Credit hours:
1.50

Course Summary

Youth in foster care need supportive adults, mentors, and other higher education advocates to help them realize educational goals and pursuits. The majority of youth in/from foster care want to attend college. However, the rates of actual enrollment and completion don't match desire. 85 percent of foster youth aspire to attend college, but only 40 percent graduate from high school; only 20 percent actually enroll in higher education; and less than 4 percent graduate with a college degree. Moreover, research shows foster youth are more likely to graduate from a postsecondary program if they are better prepared academically, have independent living stability, AND are given tangible, hard/soft supports. This 2-part online course teaches current and prospective foster parents how to identify and overcome challenges/barriers to post-secondary education; how to encourage and support a young person’s pursuit of higher education; ways to help foster youth successfully navigate college admissions and financial aid processes; and finally, how to find and obtain resources to ensure college/academic success.

In this course, you can expect to learn:

  • Available supports to ensure foster youth go from matriculation (college admission) to graduation  

  • About specific and general educational resources available to foster youth 

  • How to help foster youth transition into life after foster care

Step 1 (15 min)

Watch this TEDx Talk by Robert Duke, Administrator at Azusa Pacific College to see how higher education can become a reality for more foster youth.

Step 2 (5 min)

Read the story of Elexus to better understand the potential struggles foster youth face while attending college, and how to overcome them.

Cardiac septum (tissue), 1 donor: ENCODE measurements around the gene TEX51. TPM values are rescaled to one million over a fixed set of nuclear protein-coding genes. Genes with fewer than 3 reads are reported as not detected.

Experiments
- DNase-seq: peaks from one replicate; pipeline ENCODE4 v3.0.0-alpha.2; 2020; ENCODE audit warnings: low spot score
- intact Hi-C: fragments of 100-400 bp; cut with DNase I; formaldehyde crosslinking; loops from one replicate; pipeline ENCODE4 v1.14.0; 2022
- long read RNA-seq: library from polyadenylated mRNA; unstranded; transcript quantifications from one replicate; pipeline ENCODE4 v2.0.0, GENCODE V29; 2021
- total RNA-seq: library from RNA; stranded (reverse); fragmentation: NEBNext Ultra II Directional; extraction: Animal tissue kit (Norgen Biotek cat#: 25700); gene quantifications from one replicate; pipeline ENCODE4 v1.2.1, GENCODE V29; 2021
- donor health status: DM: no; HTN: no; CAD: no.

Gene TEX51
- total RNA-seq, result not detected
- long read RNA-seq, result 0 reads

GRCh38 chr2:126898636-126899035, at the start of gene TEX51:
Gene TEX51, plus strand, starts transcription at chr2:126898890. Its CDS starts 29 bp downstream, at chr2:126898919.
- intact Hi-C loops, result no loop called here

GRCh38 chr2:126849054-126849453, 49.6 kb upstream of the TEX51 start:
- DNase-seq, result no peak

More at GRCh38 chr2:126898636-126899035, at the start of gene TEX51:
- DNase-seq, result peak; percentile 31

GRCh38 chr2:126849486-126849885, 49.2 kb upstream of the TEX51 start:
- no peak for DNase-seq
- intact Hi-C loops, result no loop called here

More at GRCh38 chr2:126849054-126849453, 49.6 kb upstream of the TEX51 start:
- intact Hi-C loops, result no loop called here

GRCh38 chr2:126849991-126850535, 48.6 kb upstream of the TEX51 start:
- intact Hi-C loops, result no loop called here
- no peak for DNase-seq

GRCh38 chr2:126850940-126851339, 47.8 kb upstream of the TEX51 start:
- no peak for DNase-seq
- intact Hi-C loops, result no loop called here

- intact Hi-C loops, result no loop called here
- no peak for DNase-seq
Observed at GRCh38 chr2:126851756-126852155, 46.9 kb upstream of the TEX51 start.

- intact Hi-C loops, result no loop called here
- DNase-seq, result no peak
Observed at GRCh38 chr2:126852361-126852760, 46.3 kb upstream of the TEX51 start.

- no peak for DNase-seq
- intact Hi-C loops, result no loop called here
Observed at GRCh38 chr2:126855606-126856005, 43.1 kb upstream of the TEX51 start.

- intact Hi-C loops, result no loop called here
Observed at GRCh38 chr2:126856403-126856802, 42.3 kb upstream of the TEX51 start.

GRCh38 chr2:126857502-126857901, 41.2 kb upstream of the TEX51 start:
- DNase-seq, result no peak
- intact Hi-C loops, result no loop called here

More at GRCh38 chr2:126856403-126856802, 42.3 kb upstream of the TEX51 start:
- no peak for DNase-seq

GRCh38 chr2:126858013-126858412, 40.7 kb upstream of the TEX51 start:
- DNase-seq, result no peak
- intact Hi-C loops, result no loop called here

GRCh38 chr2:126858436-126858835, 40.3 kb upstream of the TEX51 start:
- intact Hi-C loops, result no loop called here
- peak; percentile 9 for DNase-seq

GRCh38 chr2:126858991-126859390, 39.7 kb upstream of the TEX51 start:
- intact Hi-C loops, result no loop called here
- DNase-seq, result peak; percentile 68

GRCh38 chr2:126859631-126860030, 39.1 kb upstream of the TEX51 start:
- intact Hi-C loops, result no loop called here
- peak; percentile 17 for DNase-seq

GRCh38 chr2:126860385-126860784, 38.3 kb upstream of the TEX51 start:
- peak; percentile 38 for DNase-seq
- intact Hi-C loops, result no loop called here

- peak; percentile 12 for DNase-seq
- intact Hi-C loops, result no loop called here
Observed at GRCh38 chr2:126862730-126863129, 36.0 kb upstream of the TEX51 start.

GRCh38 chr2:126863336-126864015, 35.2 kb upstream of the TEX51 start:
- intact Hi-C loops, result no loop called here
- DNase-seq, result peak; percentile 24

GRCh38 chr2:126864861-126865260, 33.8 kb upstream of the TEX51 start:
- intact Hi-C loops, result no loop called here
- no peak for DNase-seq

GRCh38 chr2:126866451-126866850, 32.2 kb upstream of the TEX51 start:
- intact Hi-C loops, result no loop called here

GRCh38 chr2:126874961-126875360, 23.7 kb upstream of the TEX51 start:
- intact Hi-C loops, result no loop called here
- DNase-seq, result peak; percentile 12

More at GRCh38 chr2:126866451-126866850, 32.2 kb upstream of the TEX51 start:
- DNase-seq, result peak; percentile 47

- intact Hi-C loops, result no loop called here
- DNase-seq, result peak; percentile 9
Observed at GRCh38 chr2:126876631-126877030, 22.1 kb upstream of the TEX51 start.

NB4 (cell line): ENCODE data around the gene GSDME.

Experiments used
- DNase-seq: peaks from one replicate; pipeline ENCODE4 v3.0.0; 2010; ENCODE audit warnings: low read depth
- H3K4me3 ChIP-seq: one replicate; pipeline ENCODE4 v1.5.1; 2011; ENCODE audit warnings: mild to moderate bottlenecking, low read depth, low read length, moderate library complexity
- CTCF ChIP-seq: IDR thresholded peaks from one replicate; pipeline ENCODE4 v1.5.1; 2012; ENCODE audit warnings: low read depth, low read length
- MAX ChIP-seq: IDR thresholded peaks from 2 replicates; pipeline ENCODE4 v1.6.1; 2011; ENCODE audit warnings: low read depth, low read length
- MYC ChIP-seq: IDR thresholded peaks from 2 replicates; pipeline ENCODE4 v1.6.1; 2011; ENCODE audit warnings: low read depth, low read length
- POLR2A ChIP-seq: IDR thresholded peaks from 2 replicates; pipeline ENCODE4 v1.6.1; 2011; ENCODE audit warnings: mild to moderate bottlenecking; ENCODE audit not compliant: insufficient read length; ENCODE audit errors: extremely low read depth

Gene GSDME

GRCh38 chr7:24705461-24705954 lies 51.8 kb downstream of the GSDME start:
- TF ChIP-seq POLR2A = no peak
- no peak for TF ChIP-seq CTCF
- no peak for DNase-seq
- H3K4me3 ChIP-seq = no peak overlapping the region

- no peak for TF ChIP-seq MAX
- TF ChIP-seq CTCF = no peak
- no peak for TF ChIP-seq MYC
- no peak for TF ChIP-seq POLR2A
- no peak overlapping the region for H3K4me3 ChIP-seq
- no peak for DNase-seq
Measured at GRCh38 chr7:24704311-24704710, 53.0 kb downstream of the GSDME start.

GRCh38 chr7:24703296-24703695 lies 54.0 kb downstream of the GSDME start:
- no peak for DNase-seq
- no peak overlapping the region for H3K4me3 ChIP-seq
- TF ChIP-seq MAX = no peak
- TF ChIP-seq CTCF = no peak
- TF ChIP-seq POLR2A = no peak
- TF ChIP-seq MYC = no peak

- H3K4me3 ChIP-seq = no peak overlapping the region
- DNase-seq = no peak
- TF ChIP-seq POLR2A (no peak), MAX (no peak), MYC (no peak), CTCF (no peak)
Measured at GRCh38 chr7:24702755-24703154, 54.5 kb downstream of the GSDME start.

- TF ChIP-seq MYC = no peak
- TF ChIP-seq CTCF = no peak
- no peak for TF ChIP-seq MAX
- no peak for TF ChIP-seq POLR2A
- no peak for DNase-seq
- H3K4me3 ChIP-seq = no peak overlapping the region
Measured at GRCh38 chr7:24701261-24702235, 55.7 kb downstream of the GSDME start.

Step 3 (10 min)

Read how Casey Family Programs’ “Fostering College Success Mentoring Program,” a public-private collaboration is not only increasing higher education access for New York’s foster youth, but ensuring academic success as well.

Step 4 (10 min)

Read/watch how programs like Great Expectations in Virginia are helping foster youth attend and succeed in college.

Step 5 (10 min)

View a collection of higher education resources, state-by-state, on FosterClub.org.

Step 6 (5 min)

Check out some of the  tuition waiver programs (Download PDF from ECS), the Education and Training Voucher (ETV) program, and the Guardian Scholars Foundation.

Step 7 (10 min)

Review FosterClub’s Transition Toolkit “Education” section. Foster parents use this invaluable tool to help foster youth develop a comprehensive transition plan with a team of supportive adults.

Step 8 (10 min)

Join the Discussion in the comments below to answer the following question:

 

How can you help foster youth find and obtain resources to support their educational needs?

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Course Discussion

swashington12's picture

swashington12 said:

Teaching life skills, mentoring , talking encourage with family support higher education with career choices Foster kids find interesting than help find resources.
swashington12's picture

swashington12 said:

Teaching life skills, mentoring , talking encourage with family support higher education with career choices Foster kids find interesting than help find resources.
Steve Rieske's picture

Steve Rieske said:

Helping overcome barriers like financial aid, dealing with the sometimes complicated system, and help recognize resources available from social services.
ssrieske's picture

ssrieske said:

Helping research financial aid available, encouraging, helping to network
Johnnie's picture

Johnnie said:

keeping touch with the kids, help to connect them to resources and be available for support
mtrickel's picture

mtrickel said:

You can help them by continuing to be a part of their life, even after they have left your care. If you cannot do this for them, then hook them up with a reliable adult who can mentor them and help along the way.
davidcornelius's picture

davidcornelius said:

You can find financial help by accessing Fosterclub and AFAPA.
Mistycorn's picture

Mistycorn said:

To help foster teens find resources they need for college or trade schools, I would talk to our social worker, high school counselors, use Fosterclub resources, and college financial aid offices.
Mike2222h's picture

Mike2222h said:

I was inlighten by the stories
Micaht333's picture

Micaht333 said:

I would guide them towards the FosterClub Transition toolkit as there is a lot of useful information. I would sit down and grow through it with them.